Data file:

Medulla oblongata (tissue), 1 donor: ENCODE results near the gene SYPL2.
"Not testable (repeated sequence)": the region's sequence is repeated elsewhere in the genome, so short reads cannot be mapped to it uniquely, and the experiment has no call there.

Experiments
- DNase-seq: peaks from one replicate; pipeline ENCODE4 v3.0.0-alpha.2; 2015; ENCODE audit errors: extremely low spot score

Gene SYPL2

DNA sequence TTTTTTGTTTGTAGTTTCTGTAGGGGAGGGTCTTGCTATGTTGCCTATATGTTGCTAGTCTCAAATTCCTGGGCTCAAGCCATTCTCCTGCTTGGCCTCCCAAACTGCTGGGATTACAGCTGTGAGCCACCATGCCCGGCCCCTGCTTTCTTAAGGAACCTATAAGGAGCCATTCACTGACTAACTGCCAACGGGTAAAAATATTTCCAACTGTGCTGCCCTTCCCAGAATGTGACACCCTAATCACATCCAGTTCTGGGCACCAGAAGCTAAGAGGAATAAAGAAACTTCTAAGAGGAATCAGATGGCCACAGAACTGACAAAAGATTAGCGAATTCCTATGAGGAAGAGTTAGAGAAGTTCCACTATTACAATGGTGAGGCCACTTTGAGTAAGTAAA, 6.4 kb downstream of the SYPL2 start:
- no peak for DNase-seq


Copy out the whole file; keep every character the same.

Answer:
Medulla oblongata (tissue), 1 donor: ENCODE results near the gene SYPL2.
"Not testable (repeated sequence)": the region's sequence is repeated elsewhere in the genome, so short reads cannot be mapped to it uniquely, and the experiment has no call there.

Experiments
- DNase-seq: peaks from one replicate; pipeline ENCODE4 v3.0.0-alpha.2; 2015; ENCODE audit errors: extremely low spot score

Gene SYPL2

DNA sequence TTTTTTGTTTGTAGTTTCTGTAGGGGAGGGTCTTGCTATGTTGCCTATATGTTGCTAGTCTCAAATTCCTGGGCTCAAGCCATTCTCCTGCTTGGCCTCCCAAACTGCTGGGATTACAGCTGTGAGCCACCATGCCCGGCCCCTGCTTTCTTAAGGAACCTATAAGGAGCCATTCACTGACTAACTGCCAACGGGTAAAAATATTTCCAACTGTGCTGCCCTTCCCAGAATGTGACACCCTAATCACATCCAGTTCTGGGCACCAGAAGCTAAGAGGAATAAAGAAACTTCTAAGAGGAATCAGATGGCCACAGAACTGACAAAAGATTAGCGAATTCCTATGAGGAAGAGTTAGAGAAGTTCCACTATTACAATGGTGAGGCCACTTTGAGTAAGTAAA, 6.4 kb downstream of the SYPL2 start:
- no peak for DNase-seq